Polish labour law provides regulations that allow an employee to pursue a claim in the event of mobbing or discrimination in the workplace. In addition to the concepts of discrimination and mobbing, the Labour Code mentions unequal treatment. The distinction between these phenomena is very important in the case of litigation and the issue of the allocation of the burden of proof, which is why in today’s blog post we will analyse an extremely important resolution of the Supreme Court of August 24, 2023, ref. III PZP 1/23, which undoubtedly served to clarify emerging doubts about the interpretation of the regulations.
Why is it important to distinguish between mobbing and discrimination?
The above concepts, although they appear to be the same in some situations, are extremely important when determining the claim by an employee taking legal action against an employer. Depending on the phenomenon, the burden of proof will be on:
- the employee – in the case of the occurrence of mobbing, as he must prove that he has become a victim of mobbing by demonstrating that he meets a number of conditions under the Labour Code,
- the employer – in the case of the occurrence of discrimination, as he must show that he did not apply legally impermissible criteria, treating employees unequally.
In the case of unequal treatment, the regulations do not explicitly provide rules for the employer’s liability and the employee’s claims.
Until now, the jurisprudence of the Supreme Court has not been unanimous, and it has not been possible to state unequivocally whether the behaviour of unequal treatment at work can be equated with discrimination, which would allow the burden of proof to be shifted to the employer and the employee to benefit from his claims, or whether unequal treatment is a separate phenomenon from the other two. Two opposing positions have so far been presented.
Background of the case before the Supreme Court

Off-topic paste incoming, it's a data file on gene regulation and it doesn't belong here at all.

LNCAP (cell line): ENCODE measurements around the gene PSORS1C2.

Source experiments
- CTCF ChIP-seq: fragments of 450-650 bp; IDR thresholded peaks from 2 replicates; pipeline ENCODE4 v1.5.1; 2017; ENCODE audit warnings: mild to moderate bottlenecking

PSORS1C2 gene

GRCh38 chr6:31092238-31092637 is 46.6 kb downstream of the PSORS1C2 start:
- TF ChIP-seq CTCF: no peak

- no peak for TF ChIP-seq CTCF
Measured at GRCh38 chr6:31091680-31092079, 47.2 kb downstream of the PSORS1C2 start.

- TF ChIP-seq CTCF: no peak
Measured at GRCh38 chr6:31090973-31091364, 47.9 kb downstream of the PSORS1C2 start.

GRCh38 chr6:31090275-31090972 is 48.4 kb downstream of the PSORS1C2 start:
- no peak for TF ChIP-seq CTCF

In the present case, the plaintiff filed a lawsuit with the Regional Court Kraków-Nowa Huta in Kraków claiming PLN 67,851.50 from the defendant employer as compensation for discrimination with interest, but she also indicated an alternative claim in the form of compensation for violation of the principle of equal treatment in employment in terms of shaping the remuneration for work, if the court found that it was not proven that the inequality in the plaintiff’s remuneration was a consequence of discrimination.
The court of first instance awarded the plaintiff the amount of PLN 45,000 with statutory interest as compensation for violation of the principle of equal treatment, indicating that, in its opinion, there was no discriminatory practice. An appeal against the verdict of the District Court for Krakow-N Nowa Huta in Krakow was filed by the defendant. The District Court in Kraków found that there was a significant legal issue in the case and referred a legal question to the Supreme Court – are the provisions of Chapter IIa of Section I of the Labour Code regarding compensation for discrimination (in particular, Article 183d of the Labour Code) applicable to violations of the principle of equal treatment (Article 112 of the Labour Code)?
Resolution of the Supreme Court
The above doubts have been resolved by the latest resolution of the Supreme Court of August 24, 2023, ref. III PZP 1/23. The Supreme Court indicated that any behavior that constitutes unequal treatment at work is discrimination, and consequently, the legal dispute regarding the legal basis for the employee’s claim has been resolved. According to the aforementioned resolution, Article 183d of the Labor Code, which provides for compensation for discrimination, applies in the case of a violation of the principle of equal treatment from Article 112 of the Labor Code.
The workplace should first and foremost be a space where employees feel accepted, valued, and treated with due respect. Unfortunately, in reality, this is not always practiced, which leads to serious problems of discrimination and mobbing. Is unequal treatment a type of discrimination in which the burden of proof is on the employer and the employee can claim compensation from the employer? Or is it a third phenomenon, independent of mobbing and discrimination, where the employee is not entitled to the aforementioned claims? The latest ruling of the Supreme Court seems to dispel these doubts, indicating that for unequal treatment an employee is entitled to the compensation indicated in the wording of the discrimination provisions.
Bearing in mind both the above-mentioned considerations, as well as the desire to increase awareness of the subjects of the employment relationship about aspects related to discrimination and mobbing, we cordially encourage you to participate in the conference organized by our law firm “Mobbing, discrimination and work-life balance – 3 challenges for organizations”, which will be held already on November 23!
Paula Staszak-Urbańska, LL.M., Trainee attorney-at-law (PL)
Mateusz Turowski, Trainee attorney-at-law (PL)